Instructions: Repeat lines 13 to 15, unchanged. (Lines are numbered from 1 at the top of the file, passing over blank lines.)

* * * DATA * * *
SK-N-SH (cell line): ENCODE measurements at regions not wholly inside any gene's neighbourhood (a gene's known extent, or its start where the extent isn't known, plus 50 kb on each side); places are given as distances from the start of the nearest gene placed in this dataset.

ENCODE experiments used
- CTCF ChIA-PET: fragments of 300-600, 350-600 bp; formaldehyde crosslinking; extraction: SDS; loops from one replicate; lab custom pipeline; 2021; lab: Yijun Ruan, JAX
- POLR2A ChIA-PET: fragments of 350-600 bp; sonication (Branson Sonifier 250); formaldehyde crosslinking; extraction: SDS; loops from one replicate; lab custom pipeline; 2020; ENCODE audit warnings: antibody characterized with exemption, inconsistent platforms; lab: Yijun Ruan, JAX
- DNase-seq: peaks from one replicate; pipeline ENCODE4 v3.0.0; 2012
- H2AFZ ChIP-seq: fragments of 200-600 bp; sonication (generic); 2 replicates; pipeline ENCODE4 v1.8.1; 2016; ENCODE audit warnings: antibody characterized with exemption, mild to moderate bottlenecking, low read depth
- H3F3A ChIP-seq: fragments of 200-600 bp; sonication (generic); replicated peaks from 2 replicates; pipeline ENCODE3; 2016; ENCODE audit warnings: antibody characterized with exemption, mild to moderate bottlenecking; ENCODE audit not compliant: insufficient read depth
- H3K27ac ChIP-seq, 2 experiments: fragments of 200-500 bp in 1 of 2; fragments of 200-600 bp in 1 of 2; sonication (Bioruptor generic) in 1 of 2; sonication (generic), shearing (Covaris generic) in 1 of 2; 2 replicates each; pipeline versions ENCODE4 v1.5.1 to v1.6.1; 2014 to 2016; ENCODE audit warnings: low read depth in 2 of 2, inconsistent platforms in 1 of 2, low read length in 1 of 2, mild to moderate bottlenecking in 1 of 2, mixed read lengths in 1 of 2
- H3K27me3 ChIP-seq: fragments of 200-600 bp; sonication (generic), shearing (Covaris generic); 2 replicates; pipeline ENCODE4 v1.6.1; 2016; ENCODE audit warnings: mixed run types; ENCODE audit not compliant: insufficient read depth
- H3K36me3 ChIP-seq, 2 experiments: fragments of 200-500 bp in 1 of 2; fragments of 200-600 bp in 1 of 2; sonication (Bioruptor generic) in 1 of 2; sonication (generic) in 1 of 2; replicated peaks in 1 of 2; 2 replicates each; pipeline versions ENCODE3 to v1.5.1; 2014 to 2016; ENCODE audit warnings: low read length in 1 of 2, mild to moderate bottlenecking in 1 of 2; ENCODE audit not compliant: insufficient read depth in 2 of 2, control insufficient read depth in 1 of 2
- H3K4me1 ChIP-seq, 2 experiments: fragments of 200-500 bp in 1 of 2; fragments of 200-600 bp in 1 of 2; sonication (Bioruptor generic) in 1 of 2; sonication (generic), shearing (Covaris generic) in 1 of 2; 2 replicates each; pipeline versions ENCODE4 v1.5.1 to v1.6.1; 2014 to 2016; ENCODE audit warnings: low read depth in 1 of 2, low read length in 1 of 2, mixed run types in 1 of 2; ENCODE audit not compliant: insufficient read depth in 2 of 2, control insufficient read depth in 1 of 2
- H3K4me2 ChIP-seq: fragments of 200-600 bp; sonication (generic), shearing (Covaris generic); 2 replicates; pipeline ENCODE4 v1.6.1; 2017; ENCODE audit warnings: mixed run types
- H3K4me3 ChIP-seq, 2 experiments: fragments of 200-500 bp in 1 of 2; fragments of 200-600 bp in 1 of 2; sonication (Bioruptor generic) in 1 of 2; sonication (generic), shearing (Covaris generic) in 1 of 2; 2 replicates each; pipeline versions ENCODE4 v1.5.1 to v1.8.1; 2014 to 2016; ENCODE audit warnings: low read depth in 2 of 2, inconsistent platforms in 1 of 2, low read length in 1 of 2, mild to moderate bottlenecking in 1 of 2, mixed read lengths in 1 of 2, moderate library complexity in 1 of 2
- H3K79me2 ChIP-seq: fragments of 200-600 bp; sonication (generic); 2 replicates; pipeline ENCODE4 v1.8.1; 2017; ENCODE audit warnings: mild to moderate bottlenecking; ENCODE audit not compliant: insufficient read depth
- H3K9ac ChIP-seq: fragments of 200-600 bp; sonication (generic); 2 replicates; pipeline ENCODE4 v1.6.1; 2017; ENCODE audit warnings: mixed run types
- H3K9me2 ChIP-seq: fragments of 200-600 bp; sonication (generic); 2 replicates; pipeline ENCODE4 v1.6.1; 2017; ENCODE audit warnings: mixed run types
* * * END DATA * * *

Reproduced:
- H3K4me3 ChIP-seq, 2 experiments: fragments of 200-500 bp in 1 of 2; fragments of 200-600 bp in 1 of 2; sonication (Bioruptor generic) in 1 of 2; sonication (generic), shearing (Covaris generic) in 1 of 2; 2 replicates each; pipeline versions ENCODE4 v1.5.1 to v1.8.1; 2014 to 2016; ENCODE audit warnings: low read depth in 2 of 2, inconsistent platforms in 1 of 2, low read length in 1 of 2, mild to moderate bottlenecking in 1 of 2, mixed read lengths in 1 of 2, moderate library complexity in 1 of 2
- H3K79me2 ChIP-seq: fragments of 200-600 bp; sonication (generic); 2 replicates; pipeline ENCODE4 v1.8.1; 2017; ENCODE audit warnings: mild to moderate bottlenecking; ENCODE audit not compliant: insufficient read depth
- H3K9ac ChIP-seq: fragments of 200-600 bp; sonication (generic); 2 replicates; pipeline ENCODE4 v1.6.1; 2017; ENCODE audit warnings: mixed run types